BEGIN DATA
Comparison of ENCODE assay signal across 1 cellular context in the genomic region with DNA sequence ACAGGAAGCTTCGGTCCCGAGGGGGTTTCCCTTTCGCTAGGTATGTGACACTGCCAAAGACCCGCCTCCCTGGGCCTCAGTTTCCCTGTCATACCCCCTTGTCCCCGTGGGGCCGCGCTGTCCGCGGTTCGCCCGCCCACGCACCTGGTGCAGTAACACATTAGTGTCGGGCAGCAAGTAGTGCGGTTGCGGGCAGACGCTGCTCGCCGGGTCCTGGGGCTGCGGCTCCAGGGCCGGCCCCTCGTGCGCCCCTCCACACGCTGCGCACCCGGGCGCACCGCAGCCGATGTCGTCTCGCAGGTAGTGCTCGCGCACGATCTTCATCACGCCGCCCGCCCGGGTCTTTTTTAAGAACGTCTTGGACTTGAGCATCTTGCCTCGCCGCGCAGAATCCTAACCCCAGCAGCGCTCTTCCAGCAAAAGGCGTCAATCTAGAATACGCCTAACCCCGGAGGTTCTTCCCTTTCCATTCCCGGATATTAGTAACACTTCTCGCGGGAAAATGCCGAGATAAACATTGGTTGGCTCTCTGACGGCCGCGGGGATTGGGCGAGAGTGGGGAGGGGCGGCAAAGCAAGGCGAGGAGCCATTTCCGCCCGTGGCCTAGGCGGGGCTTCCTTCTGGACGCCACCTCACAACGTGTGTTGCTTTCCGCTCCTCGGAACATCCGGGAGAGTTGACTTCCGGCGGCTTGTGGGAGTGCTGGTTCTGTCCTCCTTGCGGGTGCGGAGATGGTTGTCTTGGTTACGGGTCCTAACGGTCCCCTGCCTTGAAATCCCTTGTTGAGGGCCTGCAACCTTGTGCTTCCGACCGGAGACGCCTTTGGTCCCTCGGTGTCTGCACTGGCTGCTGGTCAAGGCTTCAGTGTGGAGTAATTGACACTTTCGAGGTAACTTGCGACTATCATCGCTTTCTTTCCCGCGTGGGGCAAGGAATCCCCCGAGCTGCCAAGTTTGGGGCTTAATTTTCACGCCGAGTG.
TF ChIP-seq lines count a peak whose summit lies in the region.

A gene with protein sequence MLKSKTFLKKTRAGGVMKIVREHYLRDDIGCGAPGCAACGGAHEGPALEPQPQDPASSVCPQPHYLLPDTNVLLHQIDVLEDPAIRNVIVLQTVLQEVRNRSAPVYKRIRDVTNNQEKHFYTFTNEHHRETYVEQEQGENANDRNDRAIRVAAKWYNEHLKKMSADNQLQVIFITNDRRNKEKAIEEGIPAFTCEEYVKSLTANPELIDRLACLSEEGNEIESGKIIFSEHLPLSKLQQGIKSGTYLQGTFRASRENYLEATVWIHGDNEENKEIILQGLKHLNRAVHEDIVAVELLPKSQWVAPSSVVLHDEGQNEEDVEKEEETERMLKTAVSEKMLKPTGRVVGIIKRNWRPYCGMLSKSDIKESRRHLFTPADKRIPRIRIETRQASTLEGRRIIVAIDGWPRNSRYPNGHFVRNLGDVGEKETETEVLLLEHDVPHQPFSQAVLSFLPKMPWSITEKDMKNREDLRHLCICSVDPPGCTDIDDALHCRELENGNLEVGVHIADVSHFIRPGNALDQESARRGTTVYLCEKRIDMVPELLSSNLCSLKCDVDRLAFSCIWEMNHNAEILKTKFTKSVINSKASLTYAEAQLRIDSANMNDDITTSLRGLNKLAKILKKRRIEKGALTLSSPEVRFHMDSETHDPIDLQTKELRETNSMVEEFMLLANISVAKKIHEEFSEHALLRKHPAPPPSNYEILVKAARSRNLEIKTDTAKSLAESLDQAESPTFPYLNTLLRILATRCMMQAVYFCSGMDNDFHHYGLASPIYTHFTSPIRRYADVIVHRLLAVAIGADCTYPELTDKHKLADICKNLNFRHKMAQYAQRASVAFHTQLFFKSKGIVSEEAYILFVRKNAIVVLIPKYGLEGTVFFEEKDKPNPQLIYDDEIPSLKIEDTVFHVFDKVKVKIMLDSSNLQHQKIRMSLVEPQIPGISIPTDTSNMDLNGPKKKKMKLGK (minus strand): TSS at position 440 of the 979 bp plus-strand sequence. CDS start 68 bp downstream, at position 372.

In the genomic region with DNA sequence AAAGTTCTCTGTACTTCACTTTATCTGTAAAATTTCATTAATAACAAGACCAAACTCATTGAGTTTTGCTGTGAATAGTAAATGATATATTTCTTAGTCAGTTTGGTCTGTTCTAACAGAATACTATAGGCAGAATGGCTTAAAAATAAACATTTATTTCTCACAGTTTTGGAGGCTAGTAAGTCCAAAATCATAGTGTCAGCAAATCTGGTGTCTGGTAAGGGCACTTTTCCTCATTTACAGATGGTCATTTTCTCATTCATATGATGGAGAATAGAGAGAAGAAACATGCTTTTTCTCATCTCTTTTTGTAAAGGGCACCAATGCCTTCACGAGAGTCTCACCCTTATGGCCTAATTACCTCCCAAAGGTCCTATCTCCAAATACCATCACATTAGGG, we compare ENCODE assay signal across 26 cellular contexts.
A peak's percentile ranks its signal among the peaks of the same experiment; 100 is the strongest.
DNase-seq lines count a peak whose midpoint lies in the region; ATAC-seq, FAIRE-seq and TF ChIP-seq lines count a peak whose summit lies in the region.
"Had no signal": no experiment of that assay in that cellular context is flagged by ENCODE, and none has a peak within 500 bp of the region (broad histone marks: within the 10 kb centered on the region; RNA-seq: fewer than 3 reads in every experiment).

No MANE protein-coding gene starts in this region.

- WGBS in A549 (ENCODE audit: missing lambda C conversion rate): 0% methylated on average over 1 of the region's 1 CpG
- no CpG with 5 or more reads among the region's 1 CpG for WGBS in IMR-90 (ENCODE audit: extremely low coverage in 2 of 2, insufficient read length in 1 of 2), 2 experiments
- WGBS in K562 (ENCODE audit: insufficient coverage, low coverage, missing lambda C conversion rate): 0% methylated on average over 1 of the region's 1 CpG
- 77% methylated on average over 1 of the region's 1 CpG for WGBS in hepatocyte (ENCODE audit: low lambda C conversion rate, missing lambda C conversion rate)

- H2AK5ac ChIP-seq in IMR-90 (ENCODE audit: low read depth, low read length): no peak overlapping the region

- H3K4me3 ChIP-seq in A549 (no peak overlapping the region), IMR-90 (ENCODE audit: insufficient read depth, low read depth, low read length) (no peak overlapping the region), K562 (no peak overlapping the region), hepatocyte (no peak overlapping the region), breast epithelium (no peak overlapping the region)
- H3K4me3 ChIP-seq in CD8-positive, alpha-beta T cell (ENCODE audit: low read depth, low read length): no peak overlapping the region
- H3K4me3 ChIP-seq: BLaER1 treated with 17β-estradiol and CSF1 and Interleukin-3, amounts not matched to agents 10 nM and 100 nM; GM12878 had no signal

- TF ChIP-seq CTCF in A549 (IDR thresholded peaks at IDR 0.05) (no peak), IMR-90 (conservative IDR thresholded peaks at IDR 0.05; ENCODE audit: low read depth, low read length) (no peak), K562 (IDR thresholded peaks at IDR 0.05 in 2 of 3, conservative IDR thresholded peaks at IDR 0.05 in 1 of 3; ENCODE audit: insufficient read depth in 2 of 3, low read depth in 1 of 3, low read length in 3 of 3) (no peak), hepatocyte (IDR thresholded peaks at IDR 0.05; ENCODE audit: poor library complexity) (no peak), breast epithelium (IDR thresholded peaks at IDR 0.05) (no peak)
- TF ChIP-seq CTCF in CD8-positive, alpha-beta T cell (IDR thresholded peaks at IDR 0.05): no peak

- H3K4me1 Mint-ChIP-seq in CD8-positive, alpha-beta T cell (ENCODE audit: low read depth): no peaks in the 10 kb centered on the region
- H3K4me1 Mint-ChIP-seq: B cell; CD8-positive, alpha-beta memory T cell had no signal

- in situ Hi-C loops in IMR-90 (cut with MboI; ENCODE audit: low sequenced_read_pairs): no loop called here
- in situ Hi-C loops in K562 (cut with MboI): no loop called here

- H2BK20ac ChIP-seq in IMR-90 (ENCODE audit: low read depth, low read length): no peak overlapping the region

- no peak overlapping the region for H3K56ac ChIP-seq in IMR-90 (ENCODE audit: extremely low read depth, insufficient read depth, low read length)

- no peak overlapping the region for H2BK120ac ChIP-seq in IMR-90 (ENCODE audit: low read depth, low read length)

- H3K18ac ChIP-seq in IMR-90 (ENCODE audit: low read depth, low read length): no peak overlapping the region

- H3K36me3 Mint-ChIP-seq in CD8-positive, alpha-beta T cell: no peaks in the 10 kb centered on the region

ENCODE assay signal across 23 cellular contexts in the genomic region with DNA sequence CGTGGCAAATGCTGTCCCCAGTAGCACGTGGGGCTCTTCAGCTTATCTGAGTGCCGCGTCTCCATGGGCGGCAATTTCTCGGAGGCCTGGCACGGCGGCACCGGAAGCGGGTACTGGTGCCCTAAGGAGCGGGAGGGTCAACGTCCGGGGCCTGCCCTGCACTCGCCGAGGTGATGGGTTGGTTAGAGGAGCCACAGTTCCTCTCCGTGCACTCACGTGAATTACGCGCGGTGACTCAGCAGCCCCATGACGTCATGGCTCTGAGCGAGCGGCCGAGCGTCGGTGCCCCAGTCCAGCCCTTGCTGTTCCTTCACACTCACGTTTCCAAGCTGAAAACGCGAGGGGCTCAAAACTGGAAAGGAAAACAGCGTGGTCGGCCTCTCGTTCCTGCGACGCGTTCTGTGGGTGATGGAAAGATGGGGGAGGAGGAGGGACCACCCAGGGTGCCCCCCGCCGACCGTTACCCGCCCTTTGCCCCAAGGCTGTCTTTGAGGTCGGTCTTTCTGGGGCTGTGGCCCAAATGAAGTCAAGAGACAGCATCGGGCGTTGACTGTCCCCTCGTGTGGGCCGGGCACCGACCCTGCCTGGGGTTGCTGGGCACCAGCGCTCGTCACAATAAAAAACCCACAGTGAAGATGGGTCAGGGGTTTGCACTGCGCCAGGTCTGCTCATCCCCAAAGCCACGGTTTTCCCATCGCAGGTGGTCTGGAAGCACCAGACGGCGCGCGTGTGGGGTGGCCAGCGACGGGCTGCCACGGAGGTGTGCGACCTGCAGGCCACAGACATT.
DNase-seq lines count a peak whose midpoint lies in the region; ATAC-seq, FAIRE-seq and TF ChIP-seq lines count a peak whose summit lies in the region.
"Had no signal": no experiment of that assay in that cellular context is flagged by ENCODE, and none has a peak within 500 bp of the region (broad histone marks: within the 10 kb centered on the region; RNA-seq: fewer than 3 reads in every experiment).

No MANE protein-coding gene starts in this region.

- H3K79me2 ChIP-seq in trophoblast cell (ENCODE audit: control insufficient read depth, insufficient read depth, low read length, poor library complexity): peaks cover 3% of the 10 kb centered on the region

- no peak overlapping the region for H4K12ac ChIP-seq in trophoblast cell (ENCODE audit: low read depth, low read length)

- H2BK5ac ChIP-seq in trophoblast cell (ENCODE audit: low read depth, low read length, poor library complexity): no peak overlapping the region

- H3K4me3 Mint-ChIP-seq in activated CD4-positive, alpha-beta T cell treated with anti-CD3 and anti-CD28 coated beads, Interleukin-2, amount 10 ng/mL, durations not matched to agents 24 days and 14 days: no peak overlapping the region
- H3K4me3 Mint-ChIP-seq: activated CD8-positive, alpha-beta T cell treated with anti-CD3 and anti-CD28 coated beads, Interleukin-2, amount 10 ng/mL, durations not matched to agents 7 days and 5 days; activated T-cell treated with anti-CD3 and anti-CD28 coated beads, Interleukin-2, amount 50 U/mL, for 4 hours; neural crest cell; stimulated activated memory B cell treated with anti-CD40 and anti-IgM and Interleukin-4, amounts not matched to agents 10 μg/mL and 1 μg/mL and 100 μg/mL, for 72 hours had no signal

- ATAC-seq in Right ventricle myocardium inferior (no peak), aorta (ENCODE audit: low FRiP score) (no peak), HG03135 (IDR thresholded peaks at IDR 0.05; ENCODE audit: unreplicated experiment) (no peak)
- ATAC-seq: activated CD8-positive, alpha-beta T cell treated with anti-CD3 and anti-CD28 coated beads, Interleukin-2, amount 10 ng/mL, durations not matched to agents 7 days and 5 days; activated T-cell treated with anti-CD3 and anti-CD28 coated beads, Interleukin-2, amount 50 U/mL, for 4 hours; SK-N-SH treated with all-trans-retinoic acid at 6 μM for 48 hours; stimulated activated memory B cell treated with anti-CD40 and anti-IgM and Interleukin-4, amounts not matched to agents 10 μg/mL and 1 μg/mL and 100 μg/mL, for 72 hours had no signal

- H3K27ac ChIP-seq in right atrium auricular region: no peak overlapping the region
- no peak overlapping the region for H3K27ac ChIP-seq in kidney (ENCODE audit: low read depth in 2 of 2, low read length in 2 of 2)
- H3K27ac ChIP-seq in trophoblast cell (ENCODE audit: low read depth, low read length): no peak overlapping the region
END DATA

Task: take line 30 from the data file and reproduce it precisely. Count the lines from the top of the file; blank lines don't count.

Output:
"Had no signal": no experiment of that assay in that cellular context is flagged by ENCODE, and none has a peak within 500 bp of the region (broad histone marks: within the 10 kb centered on the region; RNA-seq: fewer than 3 reads in every experiment).